Thankfully, the hawker had not died. That was honestly, my first reaction. Apparently, he had sold off his stall and retired. His neighbor joked that he had taken his money and "gone to Hawaii". In a way, I was glad that on my last trip, I had actually taken a photograph of him and had made the effort to chat a bit more than my "Hello Uncle, $8 da bao". I told him that I lived abroad, came back to visit my dad and would make a beeline to have some of his fried noodles. He was flattered and said "I guessed so...."

He was really sweet, always gave me more prawns and I suspect, a tad more than the usual $8 amount.

Yes, there are others who sell the same Hokkien mee all over Singapore. Lately, my sister had been taking me to Changi Airport Terminal 3 for lunch and there is a pretty good stall there too. But it's kind of sentimental for me when one of my must-do's upon my return home is suddenly not there anymore. I hope that he is enjoying his retirement. Perhaps he might be invited to be a Food Ambassador for Singapore....and our paths might cross again.



Saturday, April 9, 2011

Maldives - Close to Paradise






Ever since I was 12, I dreamt of going to the Maldives. I was mesmerized then by the Singapore Airlines print ad of a person sitting in the middle of nowhere, in clear blue shallow waters a drive away from the shore.

Two weeks ago, I fulfilled my wish by going there. We arrived late at night in Male, and were transported by a fancy motorboat to our resort which was 40 minutes away. Traveling in pitch darkness, guided by the stars, I could not help but reminisce about one similar sojourn 21 years ago. I had followed fellow undergrads on a low-budget trip to Tioman. We took a van from Singapore to Johor and then rode a boat to the island. The difference at that point was that the fisherman boat seemed questionable and we could have easily capsized and drowned. Kudos then for bravery, kudos now for being able to afford a more luxurious form of travel.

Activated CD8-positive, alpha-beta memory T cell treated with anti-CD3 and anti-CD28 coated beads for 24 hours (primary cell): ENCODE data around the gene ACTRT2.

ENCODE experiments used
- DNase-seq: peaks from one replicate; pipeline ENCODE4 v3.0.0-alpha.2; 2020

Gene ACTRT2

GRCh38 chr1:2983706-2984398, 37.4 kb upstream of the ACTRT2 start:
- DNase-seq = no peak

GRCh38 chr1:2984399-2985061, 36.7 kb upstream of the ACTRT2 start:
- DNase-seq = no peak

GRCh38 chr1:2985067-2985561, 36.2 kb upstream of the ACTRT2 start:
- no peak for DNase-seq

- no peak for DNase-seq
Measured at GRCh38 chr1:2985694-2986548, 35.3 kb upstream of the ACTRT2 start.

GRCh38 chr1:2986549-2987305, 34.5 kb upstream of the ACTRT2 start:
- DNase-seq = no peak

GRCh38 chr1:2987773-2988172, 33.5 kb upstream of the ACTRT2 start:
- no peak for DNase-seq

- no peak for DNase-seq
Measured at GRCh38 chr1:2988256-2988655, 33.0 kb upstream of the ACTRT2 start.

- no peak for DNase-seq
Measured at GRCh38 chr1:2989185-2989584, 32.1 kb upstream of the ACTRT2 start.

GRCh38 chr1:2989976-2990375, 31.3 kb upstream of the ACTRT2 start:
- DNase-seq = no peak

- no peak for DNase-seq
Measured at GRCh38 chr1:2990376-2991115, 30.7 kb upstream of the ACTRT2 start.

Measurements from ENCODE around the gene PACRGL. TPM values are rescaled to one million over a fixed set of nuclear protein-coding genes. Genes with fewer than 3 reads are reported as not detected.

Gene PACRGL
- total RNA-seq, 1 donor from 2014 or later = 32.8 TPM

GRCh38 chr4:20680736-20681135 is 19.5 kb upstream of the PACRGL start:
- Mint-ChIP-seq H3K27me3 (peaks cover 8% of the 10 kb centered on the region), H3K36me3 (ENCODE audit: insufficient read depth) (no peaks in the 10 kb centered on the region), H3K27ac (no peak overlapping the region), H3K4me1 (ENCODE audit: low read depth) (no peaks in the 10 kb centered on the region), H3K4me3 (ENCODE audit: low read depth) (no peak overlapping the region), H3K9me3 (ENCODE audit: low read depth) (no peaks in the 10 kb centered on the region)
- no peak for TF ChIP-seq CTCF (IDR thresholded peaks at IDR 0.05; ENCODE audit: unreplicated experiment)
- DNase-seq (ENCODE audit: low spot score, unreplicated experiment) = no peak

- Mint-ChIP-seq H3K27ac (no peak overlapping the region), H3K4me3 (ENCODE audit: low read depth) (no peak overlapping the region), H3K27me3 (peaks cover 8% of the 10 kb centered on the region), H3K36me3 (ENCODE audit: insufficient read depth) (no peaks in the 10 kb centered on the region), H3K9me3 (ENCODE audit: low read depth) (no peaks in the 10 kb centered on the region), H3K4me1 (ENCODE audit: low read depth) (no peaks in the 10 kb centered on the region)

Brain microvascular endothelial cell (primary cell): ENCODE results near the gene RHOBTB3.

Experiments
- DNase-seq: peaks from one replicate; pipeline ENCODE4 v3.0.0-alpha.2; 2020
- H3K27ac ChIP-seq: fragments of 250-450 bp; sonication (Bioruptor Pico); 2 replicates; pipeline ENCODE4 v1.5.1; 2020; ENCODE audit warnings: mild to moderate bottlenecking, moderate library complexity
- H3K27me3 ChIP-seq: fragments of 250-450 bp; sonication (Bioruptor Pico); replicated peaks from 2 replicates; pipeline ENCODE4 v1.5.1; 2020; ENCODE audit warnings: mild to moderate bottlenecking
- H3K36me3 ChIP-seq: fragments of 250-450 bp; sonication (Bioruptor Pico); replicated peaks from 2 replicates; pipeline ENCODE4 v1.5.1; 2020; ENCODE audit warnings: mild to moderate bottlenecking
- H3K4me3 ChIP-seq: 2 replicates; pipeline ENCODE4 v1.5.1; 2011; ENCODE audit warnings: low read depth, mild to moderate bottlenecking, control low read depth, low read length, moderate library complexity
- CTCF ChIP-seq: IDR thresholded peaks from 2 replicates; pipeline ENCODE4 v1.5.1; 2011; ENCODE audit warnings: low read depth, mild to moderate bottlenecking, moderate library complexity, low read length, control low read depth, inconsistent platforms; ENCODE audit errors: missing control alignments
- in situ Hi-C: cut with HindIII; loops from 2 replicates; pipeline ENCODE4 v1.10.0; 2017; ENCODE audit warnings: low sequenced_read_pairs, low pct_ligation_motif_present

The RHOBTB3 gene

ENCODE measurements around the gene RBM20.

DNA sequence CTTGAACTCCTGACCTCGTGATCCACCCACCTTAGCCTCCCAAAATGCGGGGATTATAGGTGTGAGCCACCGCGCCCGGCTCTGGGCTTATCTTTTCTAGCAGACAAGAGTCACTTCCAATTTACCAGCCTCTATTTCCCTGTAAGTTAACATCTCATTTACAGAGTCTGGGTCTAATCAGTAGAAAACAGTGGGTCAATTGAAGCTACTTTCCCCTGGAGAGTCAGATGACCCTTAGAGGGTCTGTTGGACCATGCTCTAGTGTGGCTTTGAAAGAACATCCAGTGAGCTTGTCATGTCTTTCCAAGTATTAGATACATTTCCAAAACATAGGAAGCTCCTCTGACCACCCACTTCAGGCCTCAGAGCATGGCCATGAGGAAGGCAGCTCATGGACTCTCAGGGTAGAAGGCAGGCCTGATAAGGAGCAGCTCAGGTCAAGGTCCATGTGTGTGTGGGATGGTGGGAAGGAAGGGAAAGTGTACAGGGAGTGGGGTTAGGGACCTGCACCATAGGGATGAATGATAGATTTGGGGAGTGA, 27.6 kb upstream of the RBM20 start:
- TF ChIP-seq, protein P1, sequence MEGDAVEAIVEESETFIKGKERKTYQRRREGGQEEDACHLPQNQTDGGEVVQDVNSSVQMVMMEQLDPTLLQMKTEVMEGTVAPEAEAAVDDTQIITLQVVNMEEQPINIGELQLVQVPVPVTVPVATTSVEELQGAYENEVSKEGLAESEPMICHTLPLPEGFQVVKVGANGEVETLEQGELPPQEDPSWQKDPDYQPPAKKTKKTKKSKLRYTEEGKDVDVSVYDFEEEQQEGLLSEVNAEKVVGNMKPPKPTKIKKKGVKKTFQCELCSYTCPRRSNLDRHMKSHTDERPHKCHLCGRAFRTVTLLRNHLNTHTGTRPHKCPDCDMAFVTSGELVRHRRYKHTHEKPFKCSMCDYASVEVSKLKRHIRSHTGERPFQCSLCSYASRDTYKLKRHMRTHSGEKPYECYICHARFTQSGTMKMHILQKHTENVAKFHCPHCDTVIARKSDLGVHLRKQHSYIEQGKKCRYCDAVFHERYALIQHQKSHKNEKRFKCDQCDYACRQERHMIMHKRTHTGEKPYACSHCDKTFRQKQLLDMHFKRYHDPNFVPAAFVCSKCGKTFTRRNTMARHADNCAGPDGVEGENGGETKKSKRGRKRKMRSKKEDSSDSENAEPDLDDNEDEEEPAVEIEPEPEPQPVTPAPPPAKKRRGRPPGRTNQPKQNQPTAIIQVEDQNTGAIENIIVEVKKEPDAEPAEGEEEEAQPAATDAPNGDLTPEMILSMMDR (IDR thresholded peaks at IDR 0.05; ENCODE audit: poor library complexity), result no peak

When morning came, all my mental images of the atoll came to life. Indeed, the Maldives is a pretty slice of heaven on earth. There stood beneath me fine white sand, above me the clear blue sky and before me, a small island fringed by palms. I could walk knee deep in seawater and still see my pedicured toes while black striped angelfish swam near my shins in curiosity. The island that our resort was on felt like a private wonderland. After all, it was the size of two street blocks in Manhattan.

Wow, I had to ride a dhoni sailboat to get to the spa located on its very own island. This was a first for me. How more spoilt could I get as I lay face down on the massage table, to be able to see through the glass window set into the floorboard and watch schools of fish swim beneath me. When I did yoga the next morning, lying face up at the sky, it was a hard choice between gazing at the morning moon on my left and the palm fronds on my right.

And oh, the marine life. Each subsequent snorkeling excursion got progressively fancier. Bigger, brighter coral reefs teemed with neon-striped fish and the signature blue surgeonfish. Nosey batfish swam up close and personal, big parrotfish gazed at me and little "Nemos" danced about writhing sea anemones. It was quite a magical underwater world. On our second daytrip, a dozen dolphins swam alongside our boat. Intelligent creatures as they are, they entertained us with their water ballet. Our last snorkeling adventure was a shark safari. As twenty of us trailed the biologist, we caught a glimpse of two sharks darting in nonchalance below us phalanx of sightseers.